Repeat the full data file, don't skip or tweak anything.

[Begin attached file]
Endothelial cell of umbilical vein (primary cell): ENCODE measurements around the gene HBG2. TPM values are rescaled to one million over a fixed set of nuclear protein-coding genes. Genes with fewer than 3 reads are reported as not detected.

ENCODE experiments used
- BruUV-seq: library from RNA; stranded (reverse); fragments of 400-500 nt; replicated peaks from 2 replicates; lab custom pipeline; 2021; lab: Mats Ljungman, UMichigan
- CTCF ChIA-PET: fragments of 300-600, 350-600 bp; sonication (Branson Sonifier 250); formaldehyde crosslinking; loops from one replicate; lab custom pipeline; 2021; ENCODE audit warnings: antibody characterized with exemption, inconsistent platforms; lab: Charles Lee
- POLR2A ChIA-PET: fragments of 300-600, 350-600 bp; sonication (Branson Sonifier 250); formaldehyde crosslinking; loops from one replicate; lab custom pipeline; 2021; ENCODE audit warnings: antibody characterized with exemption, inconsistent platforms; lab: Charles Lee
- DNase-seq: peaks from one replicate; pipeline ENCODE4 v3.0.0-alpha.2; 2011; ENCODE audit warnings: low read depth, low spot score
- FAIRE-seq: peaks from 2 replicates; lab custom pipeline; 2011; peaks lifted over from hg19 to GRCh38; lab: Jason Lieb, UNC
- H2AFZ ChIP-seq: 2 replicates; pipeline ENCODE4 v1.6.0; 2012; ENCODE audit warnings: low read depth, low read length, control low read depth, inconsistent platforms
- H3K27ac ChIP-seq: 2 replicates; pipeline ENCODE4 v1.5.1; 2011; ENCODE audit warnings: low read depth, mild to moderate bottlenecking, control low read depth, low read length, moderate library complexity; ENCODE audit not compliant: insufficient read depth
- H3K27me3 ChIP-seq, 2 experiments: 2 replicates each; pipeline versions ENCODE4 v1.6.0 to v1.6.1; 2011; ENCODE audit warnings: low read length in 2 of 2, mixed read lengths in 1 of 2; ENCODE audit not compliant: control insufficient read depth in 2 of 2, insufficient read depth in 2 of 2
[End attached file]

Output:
Endothelial cell of umbilical vein (primary cell): ENCODE measurements around the gene HBG2. TPM values are rescaled to one million over a fixed set of nuclear protein-coding genes. Genes with fewer than 3 reads are reported as not detected.

ENCODE experiments used
- BruUV-seq: library from RNA; stranded (reverse); fragments of 400-500 nt; replicated peaks from 2 replicates; lab custom pipeline; 2021; lab: Mats Ljungman, UMichigan
- CTCF ChIA-PET: fragments of 300-600, 350-600 bp; sonication (Branson Sonifier 250); formaldehyde crosslinking; loops from one replicate; lab custom pipeline; 2021; ENCODE audit warnings: antibody characterized with exemption, inconsistent platforms; lab: Charles Lee
- POLR2A ChIA-PET: fragments of 300-600, 350-600 bp; sonication (Branson Sonifier 250); formaldehyde crosslinking; loops from one replicate; lab custom pipeline; 2021; ENCODE audit warnings: antibody characterized with exemption, inconsistent platforms; lab: Charles Lee
- DNase-seq: peaks from one replicate; pipeline ENCODE4 v3.0.0-alpha.2; 2011; ENCODE audit warnings: low read depth, low spot score
- FAIRE-seq: peaks from 2 replicates; lab custom pipeline; 2011; peaks lifted over from hg19 to GRCh38; lab: Jason Lieb, UNC
- H2AFZ ChIP-seq: 2 replicates; pipeline ENCODE4 v1.6.0; 2012; ENCODE audit warnings: low read depth, low read length, control low read depth, inconsistent platforms
- H3K27ac ChIP-seq: 2 replicates; pipeline ENCODE4 v1.5.1; 2011; ENCODE audit warnings: low read depth, mild to moderate bottlenecking, control low read depth, low read length, moderate library complexity; ENCODE audit not compliant: insufficient read depth
- H3K27me3 ChIP-seq, 2 experiments: 2 replicates each; pipeline versions ENCODE4 v1.6.0 to v1.6.1; 2011; ENCODE audit warnings: low read length in 2 of 2, mixed read lengths in 1 of 2; ENCODE audit not compliant: control insufficient read depth in 2 of 2, insufficient read depth in 2 of 2